By Virginia Pritchard
Virginia started working at the Sierra Institute in the Fall of 2020 as a Collaborative Forestry Management Apprentice and will be working on West Lassen Headwaters Infrastructure Assessment and Watershed Improvement Project. She graduated from Oregon State University in 2016 with a dual B.S. in Environmental Science and Microbiology with a Chemistry minor. She began working with aquatic ecosystems in 2017 and has a background in hydrologic monitoring and research with the Forest Service. She also volunteered for Salmon Watch conducting outdoor education programs on salmon ecology for K-12 students across Oregon. In her free time, Virginia, enjoys backpacking, biking, reading, writing and being creative in general.
Before I began working with forest ecosystems, a forest road was just a road. An unimpressive means to an end. Whether accessing a trailhead, a campsite, or a spectacular view, my mind was on the destination, not the road I traveled to get there. The first time I actively noticed a road with observable impacts on the landscape was by accident. While conducting field surveys classifying water bodies in preparation for timber sale I found an unmapped tributary to a stream. I walked up the tributary, following a trail of skunk cabbages across squishy saturated soil which lead to an oval of dense, huge skunk cabbage plants. While walking around the area to map its shape and location, I came across an old abandoned forest road; a raised prism of flat native surface lining the side of the skunk cabbage patch. I looked across the road, and through the trees saw an opening. The ground was inundated with a shallow pond. Aquatic plants floating on the surface gave it a bright green and speckled appearance. Old logs were strewn crisscross throughout the water, either partially or completely submerged, and the whole pond was surrounded by dense willows and cedars. It was beautiful, healthy wetland habitat. But it would not have been there without the road.
Roads have been a part of the forested landscape for as long as humans have been utilizing forest resources. Early loggers used rough cut trails to harvest timber and led oxen teams dragging logs to nearby streams where they utilized seasonal or artificial high flows to transport them to sawmills for processing.2 The majority of the existing Forest Service road system has been built since the 1930s by the Civilian Conservation Corps to create jobs, during the post-war timber harvest boom, and due to technological advances in both logging and road construction.1 As of 2019, there were about 370,000 miles of roads on Forest Service land, which does not account for the miles of forest roads on private land.1 This road mileage is significant because their construction alters the way water flows through the forest, which can result in negative impacts on water and other natural resources.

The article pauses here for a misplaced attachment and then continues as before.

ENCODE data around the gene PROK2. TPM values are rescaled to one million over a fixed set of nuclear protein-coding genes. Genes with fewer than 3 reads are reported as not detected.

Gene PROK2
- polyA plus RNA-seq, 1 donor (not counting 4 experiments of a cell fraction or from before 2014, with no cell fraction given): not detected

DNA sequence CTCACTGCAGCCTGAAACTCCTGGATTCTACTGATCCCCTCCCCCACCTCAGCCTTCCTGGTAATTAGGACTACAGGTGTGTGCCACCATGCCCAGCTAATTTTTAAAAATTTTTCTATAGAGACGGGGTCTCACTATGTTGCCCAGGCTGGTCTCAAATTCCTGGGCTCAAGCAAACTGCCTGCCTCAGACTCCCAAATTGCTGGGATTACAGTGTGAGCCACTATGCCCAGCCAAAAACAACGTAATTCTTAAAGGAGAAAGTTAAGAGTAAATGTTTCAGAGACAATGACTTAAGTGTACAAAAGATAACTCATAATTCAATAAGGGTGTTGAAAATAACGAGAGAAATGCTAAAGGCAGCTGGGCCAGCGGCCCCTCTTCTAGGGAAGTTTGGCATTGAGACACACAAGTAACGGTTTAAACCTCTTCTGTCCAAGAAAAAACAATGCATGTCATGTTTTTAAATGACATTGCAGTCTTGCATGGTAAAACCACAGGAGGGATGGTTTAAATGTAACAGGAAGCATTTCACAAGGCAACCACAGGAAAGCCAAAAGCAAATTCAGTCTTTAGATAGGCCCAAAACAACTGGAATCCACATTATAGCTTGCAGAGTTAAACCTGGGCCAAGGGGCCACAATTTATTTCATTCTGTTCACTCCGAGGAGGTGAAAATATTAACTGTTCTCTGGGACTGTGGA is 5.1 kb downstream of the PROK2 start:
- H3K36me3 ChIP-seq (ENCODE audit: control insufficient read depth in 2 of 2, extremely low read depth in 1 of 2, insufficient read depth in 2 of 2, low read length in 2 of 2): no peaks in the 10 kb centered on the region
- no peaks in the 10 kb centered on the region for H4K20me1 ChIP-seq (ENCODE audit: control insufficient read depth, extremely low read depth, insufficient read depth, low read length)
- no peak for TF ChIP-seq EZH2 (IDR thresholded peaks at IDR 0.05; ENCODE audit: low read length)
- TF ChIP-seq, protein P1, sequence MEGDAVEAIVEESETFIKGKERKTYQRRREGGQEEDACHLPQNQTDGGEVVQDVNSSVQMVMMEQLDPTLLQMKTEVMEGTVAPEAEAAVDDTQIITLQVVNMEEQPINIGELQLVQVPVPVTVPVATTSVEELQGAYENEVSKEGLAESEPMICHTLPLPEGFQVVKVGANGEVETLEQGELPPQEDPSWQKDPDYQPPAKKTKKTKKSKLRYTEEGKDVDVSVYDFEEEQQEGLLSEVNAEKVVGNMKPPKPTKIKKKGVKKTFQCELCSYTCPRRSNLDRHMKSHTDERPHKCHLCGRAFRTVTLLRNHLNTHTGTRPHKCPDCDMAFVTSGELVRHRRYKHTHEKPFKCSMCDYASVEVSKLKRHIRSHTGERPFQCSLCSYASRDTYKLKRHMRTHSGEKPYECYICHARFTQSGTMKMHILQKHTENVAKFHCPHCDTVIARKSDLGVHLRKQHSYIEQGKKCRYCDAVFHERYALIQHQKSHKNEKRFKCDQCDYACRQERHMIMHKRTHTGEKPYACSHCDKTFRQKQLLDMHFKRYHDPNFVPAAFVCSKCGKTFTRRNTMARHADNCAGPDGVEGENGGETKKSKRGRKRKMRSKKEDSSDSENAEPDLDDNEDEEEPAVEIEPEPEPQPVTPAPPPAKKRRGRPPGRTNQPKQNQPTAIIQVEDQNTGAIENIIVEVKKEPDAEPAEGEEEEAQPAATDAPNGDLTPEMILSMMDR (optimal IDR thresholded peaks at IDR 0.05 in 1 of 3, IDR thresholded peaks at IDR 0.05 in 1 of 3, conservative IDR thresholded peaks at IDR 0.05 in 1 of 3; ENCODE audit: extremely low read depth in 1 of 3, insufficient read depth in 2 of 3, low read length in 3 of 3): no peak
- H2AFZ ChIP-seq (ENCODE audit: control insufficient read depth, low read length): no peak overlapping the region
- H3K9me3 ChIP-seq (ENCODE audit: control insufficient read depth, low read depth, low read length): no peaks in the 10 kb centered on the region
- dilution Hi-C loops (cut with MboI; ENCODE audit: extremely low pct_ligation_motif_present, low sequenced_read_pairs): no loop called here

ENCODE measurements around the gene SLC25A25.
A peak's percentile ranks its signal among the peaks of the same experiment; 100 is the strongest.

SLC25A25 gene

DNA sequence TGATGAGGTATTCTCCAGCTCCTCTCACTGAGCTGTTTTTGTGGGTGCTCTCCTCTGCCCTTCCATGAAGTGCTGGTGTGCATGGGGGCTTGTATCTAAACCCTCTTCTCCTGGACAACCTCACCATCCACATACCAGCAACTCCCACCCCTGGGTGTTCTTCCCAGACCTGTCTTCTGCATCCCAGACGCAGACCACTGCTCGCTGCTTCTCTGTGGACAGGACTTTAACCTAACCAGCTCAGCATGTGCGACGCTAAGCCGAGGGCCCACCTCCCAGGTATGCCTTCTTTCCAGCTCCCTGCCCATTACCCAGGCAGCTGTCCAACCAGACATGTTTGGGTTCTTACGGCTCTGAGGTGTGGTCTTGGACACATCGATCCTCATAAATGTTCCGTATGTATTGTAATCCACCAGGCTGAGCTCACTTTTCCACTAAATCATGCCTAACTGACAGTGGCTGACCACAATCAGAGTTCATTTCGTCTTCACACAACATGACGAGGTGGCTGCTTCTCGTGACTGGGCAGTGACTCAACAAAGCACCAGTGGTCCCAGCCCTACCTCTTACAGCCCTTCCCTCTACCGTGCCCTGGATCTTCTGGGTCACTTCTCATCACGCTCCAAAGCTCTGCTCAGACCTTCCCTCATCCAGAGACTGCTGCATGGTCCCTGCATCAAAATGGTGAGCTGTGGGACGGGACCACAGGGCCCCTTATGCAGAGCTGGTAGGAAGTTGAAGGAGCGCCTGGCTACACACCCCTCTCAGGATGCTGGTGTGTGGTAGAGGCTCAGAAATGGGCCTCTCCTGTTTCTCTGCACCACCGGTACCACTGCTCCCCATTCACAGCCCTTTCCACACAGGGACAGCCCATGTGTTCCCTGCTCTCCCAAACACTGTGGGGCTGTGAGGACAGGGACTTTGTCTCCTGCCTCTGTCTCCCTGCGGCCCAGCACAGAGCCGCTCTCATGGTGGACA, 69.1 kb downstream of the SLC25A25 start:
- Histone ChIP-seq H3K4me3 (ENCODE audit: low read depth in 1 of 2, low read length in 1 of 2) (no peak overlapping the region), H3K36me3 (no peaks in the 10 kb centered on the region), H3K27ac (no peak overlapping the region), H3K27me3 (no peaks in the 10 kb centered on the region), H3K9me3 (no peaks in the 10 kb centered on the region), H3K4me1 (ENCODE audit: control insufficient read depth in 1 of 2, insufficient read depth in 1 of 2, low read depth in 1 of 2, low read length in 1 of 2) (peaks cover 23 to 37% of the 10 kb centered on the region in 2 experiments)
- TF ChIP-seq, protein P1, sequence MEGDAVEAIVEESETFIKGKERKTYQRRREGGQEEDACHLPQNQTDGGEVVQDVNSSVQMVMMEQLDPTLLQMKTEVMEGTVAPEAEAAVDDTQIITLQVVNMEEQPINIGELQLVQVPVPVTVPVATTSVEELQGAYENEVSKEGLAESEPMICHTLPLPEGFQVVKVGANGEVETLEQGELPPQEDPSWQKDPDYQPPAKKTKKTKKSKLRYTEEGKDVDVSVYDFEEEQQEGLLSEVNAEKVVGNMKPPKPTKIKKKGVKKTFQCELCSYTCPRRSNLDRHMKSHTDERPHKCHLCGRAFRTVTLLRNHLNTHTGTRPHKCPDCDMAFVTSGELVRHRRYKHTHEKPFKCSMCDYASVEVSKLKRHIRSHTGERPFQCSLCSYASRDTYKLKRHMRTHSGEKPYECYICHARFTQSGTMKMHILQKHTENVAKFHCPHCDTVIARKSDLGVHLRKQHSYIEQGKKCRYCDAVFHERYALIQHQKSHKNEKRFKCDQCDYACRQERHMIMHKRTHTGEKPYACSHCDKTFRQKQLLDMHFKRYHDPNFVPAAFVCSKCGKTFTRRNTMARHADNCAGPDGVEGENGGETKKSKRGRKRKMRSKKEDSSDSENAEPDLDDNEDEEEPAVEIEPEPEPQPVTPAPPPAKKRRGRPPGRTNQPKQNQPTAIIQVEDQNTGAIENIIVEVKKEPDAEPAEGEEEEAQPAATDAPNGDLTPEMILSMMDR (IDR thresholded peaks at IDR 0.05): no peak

The objective of building roads in the forest was mainly to access timberlands for harvest or to aid in fire suppression without anticipating the impact roads would have on cultural, soil, wildlife and aquatic resources.1 Roads are compact impervious structures, and if they weren’t heavy equipment and passenger vehicles would not be able to utilize them.3 But their compacted nature inhibits precipitation infiltration into the soil, often creating surface flow carrying sediment along the road path. If road networks are not designed with this interaction in mind, they may deposit sediment into adjacent stream, wetland, or lake habitats.4 Impacts extend beyond altering aquatic ecosystems. This excess sediment input can threaten the longevity and functionality of downstream infrastructure and reduces the effectiveness of drinking water treatment.3,4,5,6
When water runs off roads into nearby streams or lakes, high concentrations of suspended sediment impact aquatic life on every trophic level. It reduces light penetration into the water column which inhibits the growth of phytoplankton and aquatic plants. Fewer phytoplankton and aquatic plants means reduced levels of dissolved oxygen for fish and macroinvertebrates to breathe.6 Additionally, sediment can transport nutrients and heavy metals which impact community water supplies and can lead to explosions in algal populations or algal blooms.5,6 Suspended sediment can reduce populations of macroinvertebrates by dislodging them from their habitat and transporting them further downstream, or kill them by clogging their guts and gills. Fish can also be affected when high concentrations of suspended sediment damage their gills, or sediment settles out of suspension into the pores of gravel beds where fish lay their eggs. This sediment blocks the eggs from accessing dissolved oxygen, suffocating them before they hatch, and in some cases suspended sediment has inhibited the success rate of egg fertilization by spawning salmon.6 All of these impacts to phytoplankton, macroinvertebrates, and fish compound on each other. Fewer phytoplankton means less food for macroinvertebrates. Fewer macroinvertebrates means less food for fish. These cascading impacts move further up the food chain affecting animals outside the aquatic system who rely on abundant fish populations such as bears, birds, and people.